After the deafening roar of a thunderstorm, an eerie silence descends. Then the blackened sky over Joplin, Mo., releases the tentacles of an enormous, screaming multiple-vortex tornado. Winds exceeding 200 miles per hour tear a devastating path three quarters of a mile wide for six miles through the town, destroying schools, a hospital, businesses and homes and claiming roughly 160 lives.
Nearly 20 minutes before the twister struck on the Sunday evening of May 22, 2011, government forecasters had issued a warning. A tornado watch had been in effect for hours and a severe weather outlook for days. The warnings had come sooner than they typically do, but apparently not soon enough. Although emergency officials were on high alert, many local residents were not.
The Joplin tornado was only one of many twister tragedies in the spring of 2011. A month earlier a record-breaking swarm of tornadoes devastated parts of the South, killing more than 300 people. April was the busiest month ever recorded, with about 750 tornadoes.
At 550 fatalities, 2011 was the fourth-deadliest tornado year in U.S. history. The stormy year was also costly. Fourteen extreme weather and climate events in 2011—from the Joplin tornado to hurricane flooding and blizzards—each caused more than $1 billion in damages. The intensity continued early in 2012; on March 2, twisters killed more than 40 people across 11 Midwestern and Southern states.
Tools for forecasting extreme weather have advanced in recent decades, but researchers and engineers at the National Oceanic and Atmospheric Administration are working to enhance radars, satellites and supercomputers to further lengthen warning times for tornadoes and thunderstorms and to better determine hurricane intensity and forecast floods. If the efforts succeed, a decade from now residents will get an hour’s warning about a severe tornado, for example, giving them plenty of time to absorb the news, gather family and take shelter.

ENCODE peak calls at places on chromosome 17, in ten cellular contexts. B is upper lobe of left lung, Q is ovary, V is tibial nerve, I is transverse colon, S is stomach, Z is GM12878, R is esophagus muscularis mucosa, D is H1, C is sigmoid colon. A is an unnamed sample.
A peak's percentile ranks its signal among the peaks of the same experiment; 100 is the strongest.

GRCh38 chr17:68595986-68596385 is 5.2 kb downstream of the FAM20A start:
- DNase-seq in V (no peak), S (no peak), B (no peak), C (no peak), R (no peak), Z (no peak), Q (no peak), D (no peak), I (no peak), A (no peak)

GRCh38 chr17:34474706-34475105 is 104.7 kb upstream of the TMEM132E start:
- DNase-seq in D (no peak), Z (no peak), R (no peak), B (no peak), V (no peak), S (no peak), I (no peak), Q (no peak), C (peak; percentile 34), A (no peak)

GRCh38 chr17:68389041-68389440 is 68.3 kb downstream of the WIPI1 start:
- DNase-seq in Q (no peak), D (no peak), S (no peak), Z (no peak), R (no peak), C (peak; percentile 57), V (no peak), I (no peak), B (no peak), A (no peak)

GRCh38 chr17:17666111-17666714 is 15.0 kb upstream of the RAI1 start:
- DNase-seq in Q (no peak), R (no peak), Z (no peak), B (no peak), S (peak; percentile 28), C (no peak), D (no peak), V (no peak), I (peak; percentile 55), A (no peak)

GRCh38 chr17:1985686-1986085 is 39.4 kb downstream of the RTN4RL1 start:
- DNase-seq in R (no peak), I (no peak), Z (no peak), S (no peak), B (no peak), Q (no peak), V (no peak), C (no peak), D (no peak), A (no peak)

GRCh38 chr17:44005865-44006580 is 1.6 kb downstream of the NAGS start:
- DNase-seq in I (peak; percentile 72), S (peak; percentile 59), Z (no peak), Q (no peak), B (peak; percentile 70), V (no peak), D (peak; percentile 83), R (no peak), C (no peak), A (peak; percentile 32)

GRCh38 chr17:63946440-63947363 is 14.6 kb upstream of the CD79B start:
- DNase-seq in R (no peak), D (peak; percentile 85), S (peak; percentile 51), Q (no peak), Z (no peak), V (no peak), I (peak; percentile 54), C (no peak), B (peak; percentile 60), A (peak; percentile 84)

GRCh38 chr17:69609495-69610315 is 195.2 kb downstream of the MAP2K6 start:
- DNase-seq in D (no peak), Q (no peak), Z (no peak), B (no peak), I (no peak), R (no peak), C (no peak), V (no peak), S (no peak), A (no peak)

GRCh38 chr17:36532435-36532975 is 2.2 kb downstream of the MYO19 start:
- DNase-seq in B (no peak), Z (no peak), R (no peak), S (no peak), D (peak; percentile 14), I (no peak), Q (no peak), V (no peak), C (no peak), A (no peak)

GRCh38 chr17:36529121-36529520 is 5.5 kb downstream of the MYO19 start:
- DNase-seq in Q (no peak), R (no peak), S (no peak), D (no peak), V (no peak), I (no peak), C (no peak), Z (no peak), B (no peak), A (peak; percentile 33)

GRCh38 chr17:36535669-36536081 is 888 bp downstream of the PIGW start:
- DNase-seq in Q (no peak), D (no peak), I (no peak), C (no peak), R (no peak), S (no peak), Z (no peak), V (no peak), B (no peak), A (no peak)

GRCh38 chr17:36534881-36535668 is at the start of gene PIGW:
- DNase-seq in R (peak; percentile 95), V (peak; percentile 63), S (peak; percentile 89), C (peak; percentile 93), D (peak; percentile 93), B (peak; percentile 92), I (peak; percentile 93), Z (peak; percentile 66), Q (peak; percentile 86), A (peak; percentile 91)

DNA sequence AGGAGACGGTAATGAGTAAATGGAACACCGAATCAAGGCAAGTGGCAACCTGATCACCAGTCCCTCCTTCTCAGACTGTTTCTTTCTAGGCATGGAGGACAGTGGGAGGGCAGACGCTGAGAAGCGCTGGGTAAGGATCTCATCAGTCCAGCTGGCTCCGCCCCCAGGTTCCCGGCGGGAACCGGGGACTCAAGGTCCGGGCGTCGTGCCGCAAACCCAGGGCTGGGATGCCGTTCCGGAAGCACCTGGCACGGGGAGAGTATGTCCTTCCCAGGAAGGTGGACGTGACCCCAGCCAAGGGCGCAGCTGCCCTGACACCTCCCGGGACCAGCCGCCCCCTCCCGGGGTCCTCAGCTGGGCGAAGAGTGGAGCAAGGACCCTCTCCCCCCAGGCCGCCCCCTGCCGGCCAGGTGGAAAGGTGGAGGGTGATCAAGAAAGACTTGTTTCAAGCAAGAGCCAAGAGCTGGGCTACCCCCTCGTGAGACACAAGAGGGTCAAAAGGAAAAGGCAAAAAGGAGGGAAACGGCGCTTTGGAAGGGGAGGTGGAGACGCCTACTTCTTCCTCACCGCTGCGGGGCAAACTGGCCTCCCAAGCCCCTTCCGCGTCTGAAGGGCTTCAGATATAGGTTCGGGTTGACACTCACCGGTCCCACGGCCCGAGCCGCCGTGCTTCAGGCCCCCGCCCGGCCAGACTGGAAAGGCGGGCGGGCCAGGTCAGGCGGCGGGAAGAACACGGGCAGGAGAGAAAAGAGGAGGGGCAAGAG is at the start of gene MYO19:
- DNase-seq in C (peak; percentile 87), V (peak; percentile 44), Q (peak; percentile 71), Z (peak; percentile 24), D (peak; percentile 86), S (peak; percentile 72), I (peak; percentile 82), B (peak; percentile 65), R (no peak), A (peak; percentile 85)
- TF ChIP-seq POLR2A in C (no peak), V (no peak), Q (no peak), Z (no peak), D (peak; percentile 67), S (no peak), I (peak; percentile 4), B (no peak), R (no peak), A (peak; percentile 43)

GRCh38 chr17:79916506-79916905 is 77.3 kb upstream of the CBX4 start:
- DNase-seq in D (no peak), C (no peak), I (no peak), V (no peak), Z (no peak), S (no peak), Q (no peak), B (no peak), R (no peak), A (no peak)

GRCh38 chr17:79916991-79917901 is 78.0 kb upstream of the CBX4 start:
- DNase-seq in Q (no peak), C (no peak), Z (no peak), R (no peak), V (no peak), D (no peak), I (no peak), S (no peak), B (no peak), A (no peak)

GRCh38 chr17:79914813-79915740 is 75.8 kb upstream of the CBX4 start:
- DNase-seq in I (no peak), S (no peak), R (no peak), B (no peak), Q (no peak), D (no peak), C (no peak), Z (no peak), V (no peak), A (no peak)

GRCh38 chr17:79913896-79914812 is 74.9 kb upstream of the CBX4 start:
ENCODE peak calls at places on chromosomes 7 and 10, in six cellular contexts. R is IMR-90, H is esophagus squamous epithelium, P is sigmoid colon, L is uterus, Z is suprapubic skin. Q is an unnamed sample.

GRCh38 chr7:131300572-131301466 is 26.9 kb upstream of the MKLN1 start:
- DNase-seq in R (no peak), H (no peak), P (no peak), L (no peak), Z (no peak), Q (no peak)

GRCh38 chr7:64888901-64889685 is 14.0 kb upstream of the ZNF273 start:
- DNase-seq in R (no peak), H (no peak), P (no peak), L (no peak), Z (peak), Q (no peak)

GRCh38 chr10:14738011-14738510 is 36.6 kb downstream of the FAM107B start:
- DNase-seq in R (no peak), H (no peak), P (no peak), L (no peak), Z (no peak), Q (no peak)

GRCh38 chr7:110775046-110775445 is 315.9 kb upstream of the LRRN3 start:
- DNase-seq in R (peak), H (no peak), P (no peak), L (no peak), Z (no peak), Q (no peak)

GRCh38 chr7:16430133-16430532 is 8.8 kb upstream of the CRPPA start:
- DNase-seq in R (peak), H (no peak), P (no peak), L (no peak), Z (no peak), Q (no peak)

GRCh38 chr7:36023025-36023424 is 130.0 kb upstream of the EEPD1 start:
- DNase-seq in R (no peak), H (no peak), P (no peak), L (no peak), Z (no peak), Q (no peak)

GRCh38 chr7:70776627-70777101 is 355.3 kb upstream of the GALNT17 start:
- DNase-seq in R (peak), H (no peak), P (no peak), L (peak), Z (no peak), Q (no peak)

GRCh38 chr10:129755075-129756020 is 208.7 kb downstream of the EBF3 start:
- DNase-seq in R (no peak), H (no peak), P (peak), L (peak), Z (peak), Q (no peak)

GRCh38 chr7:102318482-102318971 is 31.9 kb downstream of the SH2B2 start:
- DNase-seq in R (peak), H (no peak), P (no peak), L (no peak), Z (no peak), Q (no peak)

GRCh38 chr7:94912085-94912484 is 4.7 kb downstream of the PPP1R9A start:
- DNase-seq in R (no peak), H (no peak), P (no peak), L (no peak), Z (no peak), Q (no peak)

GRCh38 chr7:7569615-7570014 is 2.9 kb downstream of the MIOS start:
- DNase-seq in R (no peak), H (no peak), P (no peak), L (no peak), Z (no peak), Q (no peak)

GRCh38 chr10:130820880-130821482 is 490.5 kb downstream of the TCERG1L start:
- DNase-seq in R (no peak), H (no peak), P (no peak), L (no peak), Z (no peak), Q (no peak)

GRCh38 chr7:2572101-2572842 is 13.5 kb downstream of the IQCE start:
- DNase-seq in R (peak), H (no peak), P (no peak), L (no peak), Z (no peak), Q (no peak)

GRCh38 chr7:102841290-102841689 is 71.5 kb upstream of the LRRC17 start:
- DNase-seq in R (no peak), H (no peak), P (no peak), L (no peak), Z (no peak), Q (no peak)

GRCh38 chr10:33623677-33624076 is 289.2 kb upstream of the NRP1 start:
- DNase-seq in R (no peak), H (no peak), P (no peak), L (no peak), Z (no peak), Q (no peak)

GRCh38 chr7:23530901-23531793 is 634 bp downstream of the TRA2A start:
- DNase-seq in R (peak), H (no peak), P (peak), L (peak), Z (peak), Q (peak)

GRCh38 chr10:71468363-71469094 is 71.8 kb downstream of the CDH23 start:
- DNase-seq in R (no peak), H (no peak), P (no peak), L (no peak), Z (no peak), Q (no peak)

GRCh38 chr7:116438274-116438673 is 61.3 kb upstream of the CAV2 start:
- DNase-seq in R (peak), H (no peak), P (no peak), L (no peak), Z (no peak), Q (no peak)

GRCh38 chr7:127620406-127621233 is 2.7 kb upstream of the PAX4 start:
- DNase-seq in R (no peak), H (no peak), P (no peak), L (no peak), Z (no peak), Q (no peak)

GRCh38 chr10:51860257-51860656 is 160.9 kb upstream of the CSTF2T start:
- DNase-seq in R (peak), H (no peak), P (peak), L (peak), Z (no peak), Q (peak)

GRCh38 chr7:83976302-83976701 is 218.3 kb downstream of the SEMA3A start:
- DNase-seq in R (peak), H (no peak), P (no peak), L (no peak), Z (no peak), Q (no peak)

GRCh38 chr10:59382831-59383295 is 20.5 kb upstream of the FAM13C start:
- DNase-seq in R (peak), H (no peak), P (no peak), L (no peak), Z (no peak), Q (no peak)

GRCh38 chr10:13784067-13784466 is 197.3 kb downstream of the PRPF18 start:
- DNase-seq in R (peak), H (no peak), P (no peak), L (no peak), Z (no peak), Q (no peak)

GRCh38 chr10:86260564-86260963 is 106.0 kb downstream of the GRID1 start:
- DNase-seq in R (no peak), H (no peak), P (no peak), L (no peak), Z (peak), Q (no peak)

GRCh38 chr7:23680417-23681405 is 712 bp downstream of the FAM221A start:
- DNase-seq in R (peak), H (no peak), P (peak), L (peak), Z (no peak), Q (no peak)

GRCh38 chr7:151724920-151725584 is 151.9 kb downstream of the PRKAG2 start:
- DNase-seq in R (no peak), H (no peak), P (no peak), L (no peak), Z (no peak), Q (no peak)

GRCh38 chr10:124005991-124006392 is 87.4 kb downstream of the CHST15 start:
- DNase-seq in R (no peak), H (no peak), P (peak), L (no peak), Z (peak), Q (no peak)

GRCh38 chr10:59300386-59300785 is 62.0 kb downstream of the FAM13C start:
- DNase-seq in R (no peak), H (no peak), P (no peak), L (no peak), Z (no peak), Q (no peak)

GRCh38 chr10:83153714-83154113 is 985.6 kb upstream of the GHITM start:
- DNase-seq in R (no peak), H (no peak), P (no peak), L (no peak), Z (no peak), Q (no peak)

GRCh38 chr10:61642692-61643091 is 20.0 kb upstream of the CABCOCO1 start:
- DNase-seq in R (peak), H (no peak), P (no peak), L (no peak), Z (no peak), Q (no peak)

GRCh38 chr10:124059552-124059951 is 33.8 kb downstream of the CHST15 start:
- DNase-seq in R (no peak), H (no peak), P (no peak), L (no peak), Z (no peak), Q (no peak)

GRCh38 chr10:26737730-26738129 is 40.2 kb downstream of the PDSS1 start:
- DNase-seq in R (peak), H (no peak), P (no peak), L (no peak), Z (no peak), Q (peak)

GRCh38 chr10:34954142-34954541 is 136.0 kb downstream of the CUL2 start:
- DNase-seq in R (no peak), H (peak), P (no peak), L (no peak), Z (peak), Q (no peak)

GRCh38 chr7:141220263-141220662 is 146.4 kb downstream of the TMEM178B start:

The Power of Radar
Meteorologist doug forsyth is heading up efforts to improve radar, which plays a role in forecasting most weather. Forsyth, who is chief of the Radar Research and Development division at NOAA’s National Severe Storms Laboratory in Norman, Okla., is most concerned about improving warning times for tornadoes because deadly twisters form quickly and radar is the forecaster’s primary tool for sensing a nascent tornado.
Radar works by sending out radio waves that reflect off particles in the atmosphere, such as raindrops or ice or even insects and dust. By measuring the strength of the waves that return to the radar and how long the round-trip takes, forecasters can see the location and intensity of precipitation. The Doppler radar currently used by the National Weather Service also measures the frequency change in returning waves, which provides the direction and speed at which the precipitation is moving. This key information allows forecasters to see rotation occurring inside thunderstorms before tornadoes form.
In 1973 NOAA meteorologists Rodger Brown, Les Lemon and Don Burgess discovered this information’s predictive power as they analyzed data from a tornado that struck Union City, Okla. They noted very strong outbound velocities right next to very strong inbound velocities in the radar data. The visual appearance of those data was so extraordinary that the researchers initially did not know what it meant. After matching the data to the location of the tornado, however, they named the data “Tornadic Vortex Signature.” The TVS is now the most important and widely recognized metric indicating a high probability of either an ongoing tornado or the potential for one in the very near future. These data enabled longer lead times for tornado warnings, increasing from a national average of 3.5 minutes in 1987 to 14 minutes today.